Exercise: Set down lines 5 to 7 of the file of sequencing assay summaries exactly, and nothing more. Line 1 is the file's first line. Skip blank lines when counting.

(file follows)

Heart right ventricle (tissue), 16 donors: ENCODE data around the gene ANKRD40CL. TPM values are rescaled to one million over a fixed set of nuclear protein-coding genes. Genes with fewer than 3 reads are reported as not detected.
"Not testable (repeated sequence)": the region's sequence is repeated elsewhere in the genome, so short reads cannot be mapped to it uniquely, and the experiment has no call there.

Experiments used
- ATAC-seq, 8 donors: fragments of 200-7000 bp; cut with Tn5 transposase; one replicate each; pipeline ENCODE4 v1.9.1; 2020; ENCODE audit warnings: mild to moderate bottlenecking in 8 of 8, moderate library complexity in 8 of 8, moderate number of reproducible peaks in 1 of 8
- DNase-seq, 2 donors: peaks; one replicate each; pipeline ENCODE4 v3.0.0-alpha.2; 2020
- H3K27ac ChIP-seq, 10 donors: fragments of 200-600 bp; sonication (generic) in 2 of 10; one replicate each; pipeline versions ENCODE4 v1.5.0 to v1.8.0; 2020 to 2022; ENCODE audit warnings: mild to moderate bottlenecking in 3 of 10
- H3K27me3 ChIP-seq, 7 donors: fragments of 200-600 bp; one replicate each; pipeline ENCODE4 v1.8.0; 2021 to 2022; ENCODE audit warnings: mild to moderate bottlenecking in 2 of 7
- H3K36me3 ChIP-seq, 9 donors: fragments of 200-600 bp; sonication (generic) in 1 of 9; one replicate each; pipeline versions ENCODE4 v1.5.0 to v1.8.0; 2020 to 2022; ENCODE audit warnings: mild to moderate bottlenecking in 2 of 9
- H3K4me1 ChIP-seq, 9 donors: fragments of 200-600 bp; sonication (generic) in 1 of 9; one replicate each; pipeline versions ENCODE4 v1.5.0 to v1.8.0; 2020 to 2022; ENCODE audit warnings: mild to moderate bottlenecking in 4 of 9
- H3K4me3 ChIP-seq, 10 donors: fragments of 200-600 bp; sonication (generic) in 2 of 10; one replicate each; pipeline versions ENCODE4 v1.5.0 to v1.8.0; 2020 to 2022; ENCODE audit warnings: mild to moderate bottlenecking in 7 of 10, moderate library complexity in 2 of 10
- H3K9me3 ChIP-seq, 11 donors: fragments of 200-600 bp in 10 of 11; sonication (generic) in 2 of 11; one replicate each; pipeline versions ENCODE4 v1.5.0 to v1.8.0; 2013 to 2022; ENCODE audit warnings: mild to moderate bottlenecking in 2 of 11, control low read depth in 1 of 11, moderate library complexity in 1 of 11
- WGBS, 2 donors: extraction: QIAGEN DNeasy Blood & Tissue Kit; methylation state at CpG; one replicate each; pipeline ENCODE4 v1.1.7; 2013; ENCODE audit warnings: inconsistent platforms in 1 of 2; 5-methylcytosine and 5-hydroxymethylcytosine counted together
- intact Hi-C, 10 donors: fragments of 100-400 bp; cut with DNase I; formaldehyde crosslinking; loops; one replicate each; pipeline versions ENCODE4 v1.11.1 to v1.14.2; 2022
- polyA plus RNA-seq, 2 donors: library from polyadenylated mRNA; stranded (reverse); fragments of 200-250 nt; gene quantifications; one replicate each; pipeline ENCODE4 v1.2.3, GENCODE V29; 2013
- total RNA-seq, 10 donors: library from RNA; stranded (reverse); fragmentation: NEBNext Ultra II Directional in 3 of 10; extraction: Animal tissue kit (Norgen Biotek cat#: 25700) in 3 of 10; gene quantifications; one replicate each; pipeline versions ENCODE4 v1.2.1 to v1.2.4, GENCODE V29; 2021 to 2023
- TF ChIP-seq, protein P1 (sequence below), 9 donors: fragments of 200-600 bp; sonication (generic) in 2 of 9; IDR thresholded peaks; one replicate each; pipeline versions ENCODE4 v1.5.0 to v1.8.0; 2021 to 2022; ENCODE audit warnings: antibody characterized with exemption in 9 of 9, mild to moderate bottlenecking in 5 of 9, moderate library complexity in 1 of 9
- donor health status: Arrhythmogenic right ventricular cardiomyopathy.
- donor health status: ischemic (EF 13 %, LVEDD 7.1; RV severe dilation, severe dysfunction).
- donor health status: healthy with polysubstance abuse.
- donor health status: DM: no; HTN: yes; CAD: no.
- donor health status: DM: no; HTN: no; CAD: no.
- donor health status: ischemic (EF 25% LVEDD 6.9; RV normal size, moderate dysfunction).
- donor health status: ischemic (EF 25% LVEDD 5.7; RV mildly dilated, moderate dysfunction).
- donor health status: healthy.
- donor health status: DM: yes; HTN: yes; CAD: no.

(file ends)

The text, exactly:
- DNase-seq, 2 donors: peaks; one replicate each; pipeline ENCODE4 v3.0.0-alpha.2; 2020
- H3K27ac ChIP-seq, 10 donors: fragments of 200-600 bp; sonication (generic) in 2 of 10; one replicate each; pipeline versions ENCODE4 v1.5.0 to v1.8.0; 2020 to 2022; ENCODE audit warnings: mild to moderate bottlenecking in 3 of 10
- H3K27me3 ChIP-seq, 7 donors: fragments of 200-600 bp; one replicate each; pipeline ENCODE4 v1.8.0; 2021 to 2022; ENCODE audit warnings: mild to moderate bottlenecking in 2 of 7